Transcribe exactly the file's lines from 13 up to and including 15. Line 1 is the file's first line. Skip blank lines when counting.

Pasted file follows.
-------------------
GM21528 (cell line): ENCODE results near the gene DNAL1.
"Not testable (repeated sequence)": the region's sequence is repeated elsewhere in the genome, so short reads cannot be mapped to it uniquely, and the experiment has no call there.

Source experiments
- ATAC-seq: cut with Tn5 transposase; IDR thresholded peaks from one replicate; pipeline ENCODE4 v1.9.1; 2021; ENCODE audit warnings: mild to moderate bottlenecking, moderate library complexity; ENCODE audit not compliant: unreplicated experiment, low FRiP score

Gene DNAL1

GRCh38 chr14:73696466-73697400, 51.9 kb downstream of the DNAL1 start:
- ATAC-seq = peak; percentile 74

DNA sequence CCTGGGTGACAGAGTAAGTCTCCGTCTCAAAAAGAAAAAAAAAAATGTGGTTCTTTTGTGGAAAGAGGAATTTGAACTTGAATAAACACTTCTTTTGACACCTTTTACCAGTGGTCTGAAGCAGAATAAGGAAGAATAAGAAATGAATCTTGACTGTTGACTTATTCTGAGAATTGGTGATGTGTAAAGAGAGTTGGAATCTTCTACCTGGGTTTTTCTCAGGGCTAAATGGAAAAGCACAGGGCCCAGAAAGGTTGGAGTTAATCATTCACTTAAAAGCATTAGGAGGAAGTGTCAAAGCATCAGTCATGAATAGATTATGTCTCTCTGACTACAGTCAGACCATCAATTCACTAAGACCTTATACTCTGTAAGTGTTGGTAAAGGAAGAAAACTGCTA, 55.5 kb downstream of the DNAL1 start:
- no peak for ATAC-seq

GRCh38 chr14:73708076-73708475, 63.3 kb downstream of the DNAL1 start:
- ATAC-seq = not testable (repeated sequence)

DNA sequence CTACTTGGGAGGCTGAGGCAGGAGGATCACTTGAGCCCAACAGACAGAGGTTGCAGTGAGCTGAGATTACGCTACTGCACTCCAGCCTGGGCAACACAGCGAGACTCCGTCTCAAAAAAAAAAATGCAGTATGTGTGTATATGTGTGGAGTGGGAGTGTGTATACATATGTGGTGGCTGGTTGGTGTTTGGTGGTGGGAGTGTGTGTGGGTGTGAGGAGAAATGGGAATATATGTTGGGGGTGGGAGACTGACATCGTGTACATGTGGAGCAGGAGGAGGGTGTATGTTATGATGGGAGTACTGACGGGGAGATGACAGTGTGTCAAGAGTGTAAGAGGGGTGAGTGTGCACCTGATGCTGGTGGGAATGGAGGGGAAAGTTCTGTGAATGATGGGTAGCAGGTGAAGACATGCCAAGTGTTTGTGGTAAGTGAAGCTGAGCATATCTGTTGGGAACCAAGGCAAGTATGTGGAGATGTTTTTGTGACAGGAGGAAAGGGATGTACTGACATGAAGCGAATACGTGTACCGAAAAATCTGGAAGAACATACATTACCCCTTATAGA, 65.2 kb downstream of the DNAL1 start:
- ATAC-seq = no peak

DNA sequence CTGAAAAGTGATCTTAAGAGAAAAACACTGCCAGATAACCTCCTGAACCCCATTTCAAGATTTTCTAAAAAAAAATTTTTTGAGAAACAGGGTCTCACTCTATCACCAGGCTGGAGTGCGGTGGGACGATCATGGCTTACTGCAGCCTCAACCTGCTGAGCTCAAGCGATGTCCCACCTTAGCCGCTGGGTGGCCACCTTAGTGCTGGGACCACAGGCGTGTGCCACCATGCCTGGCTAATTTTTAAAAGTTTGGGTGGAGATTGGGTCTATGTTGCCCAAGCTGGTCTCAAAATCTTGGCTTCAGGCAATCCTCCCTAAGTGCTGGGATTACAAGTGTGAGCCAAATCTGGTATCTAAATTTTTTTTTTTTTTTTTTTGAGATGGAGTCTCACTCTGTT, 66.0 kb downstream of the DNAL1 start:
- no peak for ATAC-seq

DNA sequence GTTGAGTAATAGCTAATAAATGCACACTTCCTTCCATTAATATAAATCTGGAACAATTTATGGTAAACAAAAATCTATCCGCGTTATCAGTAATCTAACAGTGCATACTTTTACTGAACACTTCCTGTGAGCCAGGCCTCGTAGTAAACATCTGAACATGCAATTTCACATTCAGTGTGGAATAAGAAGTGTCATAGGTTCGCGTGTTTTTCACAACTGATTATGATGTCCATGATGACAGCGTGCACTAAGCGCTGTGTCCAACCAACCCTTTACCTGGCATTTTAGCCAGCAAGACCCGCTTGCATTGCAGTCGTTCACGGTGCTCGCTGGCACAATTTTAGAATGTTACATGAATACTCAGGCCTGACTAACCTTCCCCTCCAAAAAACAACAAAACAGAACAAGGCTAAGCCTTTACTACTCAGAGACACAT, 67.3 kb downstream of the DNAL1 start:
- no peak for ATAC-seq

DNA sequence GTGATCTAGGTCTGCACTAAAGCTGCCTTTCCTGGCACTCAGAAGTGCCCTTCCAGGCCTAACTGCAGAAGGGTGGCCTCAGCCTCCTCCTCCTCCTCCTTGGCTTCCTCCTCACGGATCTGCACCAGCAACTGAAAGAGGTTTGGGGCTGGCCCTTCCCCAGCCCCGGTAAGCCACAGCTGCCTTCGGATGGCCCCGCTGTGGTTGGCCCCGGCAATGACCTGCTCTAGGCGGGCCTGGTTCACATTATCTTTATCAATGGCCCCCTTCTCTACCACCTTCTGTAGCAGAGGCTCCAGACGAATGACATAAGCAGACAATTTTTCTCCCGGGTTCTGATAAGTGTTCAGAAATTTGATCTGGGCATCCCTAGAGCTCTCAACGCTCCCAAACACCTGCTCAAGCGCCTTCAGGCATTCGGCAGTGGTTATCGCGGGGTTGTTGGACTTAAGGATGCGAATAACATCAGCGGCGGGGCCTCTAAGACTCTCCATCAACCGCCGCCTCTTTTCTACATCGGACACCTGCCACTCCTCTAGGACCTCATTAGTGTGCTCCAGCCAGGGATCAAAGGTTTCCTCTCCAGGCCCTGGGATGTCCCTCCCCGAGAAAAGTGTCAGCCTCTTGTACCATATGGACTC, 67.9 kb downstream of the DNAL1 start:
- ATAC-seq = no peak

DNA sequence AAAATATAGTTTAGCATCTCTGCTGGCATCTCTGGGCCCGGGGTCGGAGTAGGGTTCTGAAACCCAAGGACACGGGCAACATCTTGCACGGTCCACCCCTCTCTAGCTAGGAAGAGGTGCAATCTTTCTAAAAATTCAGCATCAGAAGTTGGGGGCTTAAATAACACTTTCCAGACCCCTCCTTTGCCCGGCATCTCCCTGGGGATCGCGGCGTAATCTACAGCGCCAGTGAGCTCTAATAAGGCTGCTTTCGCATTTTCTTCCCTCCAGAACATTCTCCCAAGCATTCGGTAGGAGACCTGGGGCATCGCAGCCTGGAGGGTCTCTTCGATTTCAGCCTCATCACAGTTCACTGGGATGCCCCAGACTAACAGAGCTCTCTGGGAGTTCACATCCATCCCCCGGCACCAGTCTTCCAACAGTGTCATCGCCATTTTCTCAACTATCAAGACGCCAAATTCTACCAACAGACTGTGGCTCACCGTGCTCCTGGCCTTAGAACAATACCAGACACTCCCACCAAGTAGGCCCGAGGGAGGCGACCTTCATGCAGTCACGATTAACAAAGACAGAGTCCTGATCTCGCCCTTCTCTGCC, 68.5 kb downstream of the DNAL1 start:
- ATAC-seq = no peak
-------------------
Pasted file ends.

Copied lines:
- ATAC-seq = no peak

DNA sequence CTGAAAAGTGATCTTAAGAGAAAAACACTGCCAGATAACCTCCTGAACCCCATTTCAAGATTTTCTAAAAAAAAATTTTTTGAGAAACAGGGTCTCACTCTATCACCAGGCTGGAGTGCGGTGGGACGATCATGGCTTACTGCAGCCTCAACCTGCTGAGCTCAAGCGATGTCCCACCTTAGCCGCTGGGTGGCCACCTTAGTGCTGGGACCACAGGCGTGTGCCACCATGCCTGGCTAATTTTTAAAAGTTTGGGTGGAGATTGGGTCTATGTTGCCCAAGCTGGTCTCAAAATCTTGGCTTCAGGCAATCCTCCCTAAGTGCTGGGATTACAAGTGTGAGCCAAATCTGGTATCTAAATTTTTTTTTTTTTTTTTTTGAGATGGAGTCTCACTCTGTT, 66.0 kb downstream of the DNAL1 start:
- no peak for ATAC-seq